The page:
Still, those uglier aspects of Hitchcock’s perspective on women have rarely seemed as remote or as incidental as they do in To Catch a Thief and Rear Window, in part because of Kelly’s natural charm and screen presence, and how perfectly Hitchcock captures the barely restrained mischievous streak behind her elegance. Nowhere is this more apparent than in that famous fireworks scene, which I’ve kept alluding to mainly because I’m so completely bowled over by it. It’s perfection. I love the editing and pacing of it, the way Hitchcock follows Francie around the room as she turns the lights out one by one, gradually letting in that unnatural green glow that represents night in this film. Slowly, everything gets bathed in shadows, leading towards that wonderful shot where Francie leans back so that her face is obscured in the darkness, emphasizing both the jewels glistening at her neck and the bare skin of her shoulders: such an abstractly sexy image. Throughout the scene, as in the film as a whole, the jewels stand in for the body, with Francie’s dialogue about the jewels (“even in this light I can tell where your eyes are looking”) doubling as an awareness of her own body, her own sexuality.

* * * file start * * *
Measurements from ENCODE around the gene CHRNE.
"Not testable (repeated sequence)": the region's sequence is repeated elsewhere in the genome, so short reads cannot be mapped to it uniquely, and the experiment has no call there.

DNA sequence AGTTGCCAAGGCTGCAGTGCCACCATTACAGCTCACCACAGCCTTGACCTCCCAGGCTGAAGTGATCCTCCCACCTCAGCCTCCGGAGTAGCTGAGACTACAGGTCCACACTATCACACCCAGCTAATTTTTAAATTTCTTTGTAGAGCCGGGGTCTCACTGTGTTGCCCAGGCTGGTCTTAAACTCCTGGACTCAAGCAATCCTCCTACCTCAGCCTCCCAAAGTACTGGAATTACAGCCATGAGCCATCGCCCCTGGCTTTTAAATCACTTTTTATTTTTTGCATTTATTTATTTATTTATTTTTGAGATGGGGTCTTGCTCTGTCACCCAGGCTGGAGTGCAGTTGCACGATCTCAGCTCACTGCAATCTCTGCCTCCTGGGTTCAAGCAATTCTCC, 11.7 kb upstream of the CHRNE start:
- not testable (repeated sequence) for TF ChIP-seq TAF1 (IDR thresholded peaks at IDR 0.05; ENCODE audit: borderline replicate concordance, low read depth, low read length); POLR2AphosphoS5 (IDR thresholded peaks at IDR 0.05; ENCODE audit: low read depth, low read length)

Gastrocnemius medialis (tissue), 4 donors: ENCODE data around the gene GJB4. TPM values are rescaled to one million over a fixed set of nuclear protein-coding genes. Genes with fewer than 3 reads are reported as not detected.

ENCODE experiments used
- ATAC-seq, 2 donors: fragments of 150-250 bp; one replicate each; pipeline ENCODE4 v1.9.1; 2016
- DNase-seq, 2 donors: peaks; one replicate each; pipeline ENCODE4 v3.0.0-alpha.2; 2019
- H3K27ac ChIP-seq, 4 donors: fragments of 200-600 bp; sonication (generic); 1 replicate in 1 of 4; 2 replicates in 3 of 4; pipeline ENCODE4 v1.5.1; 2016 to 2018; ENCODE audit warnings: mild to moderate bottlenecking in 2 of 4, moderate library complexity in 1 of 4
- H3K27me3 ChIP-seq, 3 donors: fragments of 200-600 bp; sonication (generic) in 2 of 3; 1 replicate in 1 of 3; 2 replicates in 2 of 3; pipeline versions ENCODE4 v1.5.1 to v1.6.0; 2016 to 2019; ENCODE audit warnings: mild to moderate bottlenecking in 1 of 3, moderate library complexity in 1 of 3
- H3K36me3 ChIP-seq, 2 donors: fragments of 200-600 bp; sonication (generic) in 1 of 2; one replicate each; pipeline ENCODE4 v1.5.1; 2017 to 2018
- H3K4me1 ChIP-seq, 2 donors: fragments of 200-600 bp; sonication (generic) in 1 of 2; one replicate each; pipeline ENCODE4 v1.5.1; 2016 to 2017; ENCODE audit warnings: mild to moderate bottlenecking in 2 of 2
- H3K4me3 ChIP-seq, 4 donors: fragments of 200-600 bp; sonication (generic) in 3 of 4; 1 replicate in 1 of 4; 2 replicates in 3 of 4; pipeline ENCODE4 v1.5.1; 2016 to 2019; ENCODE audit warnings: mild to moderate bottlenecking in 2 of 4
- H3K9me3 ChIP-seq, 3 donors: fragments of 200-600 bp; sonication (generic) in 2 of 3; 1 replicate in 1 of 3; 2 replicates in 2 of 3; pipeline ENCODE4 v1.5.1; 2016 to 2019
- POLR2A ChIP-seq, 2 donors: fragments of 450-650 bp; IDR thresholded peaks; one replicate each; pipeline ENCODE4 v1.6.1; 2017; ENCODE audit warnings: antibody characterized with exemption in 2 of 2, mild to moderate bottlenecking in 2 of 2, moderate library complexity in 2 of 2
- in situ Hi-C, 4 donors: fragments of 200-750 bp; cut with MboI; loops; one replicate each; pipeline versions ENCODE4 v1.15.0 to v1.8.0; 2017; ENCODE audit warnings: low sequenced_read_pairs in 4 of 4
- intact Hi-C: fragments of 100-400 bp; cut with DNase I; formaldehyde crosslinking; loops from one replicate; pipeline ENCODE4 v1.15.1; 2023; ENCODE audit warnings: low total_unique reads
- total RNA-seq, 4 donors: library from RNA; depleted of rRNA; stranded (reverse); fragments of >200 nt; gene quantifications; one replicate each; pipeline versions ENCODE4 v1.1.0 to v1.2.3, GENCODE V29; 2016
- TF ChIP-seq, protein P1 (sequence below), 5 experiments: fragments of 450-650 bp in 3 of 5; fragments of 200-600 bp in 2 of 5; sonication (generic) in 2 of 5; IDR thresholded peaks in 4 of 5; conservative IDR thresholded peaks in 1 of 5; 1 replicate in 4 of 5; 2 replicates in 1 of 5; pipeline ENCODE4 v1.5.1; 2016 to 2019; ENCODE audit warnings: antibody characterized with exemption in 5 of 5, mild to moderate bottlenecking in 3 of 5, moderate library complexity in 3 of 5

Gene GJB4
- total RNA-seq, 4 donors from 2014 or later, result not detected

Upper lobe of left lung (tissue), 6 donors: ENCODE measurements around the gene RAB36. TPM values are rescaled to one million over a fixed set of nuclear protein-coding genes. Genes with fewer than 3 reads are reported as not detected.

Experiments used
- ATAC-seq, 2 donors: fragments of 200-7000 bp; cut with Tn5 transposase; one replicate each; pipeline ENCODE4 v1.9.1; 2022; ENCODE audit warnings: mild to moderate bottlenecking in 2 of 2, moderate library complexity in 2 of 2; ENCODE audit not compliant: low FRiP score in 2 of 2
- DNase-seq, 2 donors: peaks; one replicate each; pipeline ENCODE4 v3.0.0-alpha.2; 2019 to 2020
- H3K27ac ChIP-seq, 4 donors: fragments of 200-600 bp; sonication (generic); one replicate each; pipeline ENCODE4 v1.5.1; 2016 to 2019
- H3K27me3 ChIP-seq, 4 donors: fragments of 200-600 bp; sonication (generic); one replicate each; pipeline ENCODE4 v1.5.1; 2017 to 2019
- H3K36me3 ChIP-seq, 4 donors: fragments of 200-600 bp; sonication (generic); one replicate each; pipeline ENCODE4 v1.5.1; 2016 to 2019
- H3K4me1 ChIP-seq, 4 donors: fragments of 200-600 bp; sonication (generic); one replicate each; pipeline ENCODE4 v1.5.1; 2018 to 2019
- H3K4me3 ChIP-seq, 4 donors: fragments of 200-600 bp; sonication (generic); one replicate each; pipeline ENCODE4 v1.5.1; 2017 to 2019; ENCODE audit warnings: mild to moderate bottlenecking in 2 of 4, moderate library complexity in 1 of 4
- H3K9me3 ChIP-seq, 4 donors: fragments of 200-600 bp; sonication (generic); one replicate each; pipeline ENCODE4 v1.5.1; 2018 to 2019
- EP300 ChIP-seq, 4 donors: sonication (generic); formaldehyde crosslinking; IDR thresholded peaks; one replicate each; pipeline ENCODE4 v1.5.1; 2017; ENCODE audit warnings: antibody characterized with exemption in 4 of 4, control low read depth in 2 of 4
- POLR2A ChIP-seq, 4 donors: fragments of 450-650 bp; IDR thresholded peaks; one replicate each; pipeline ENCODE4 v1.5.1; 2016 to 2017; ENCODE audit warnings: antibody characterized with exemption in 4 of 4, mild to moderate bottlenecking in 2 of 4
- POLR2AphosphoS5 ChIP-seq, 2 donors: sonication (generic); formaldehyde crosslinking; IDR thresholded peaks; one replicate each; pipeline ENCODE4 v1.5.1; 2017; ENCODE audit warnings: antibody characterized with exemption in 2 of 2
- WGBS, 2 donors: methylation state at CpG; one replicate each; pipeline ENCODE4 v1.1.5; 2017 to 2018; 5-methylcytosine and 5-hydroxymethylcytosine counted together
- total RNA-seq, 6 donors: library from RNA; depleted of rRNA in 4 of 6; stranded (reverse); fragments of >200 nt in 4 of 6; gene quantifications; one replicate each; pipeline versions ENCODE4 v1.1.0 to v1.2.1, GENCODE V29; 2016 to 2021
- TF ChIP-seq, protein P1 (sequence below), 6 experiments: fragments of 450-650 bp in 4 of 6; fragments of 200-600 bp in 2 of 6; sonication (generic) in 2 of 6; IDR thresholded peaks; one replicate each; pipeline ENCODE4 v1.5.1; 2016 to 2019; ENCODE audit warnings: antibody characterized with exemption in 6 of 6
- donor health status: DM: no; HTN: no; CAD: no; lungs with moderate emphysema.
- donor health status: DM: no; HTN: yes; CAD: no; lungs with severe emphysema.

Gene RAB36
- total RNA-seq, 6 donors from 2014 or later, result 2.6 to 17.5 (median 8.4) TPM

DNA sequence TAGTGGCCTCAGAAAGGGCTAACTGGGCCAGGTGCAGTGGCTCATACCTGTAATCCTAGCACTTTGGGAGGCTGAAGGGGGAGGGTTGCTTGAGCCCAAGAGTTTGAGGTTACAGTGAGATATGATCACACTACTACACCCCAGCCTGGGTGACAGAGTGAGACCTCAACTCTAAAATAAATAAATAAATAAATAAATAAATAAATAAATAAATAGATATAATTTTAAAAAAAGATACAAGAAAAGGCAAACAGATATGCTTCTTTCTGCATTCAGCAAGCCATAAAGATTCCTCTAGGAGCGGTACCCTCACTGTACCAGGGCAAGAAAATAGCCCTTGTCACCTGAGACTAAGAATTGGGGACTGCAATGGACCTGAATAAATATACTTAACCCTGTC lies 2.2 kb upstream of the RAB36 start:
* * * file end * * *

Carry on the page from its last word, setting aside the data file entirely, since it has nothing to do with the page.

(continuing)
And then the pair sit down, facing each other on the couch, and the editing settles into this graceful rhythm where, in between exchanges of romantic banter, Hitchcock cuts away to the fireworks outside, and every time he cuts back inside, Francie and Robie are closer together, and the camera has moved in closer. The editing is like breathing: in, out, in, out, this measured rhythmic repetition of shots. The intimacy of it is almost overwhelming, particularly when Francie kisses each of Robie’s fingers in turn and then places his hand on her necklace, whispering “hold them.” The sexual double entendre is so obvious already that the added metaphorical implications of all those bursting fireworks make it practically seem like porn.
Beyond its obvious formal brilliance, though, what impresses me most about this scene is how it’s simultaneously so naughty and so adult. So naughty because of its wink-wink, nudge-nudge representation of sex through fireworks and coded dialogue, which makes it so much fun; though I’ll never lament the death of censorship, I do admit that I miss this kind of clever stand-in for actual sex scenes. So adult because, at a time when Hollywood’s depictions of sexual relationships were hardly progressive, here we get a couple obviously sleeping together and both enjoying it, both engaging in this playful mutual seduction as equals. We in the audience are seduced, too, as much by Hitchcock’s formal structuring of the scene as by its content; he’s establishing the rhythms of the seduction, to the point where by the end of the scene I find I’m actually breathing in sync with the edits, that’s how powerful its subtle effect is. I doubt there’s a better encapsulation of romantic love in the cinema, because each shot, each cut, adds to the accumulating mood of swoony late-night desire. By the time the final over-the-top explosion of fireworks cuts in, it’s exactly the beautiful, fiery release that’s required.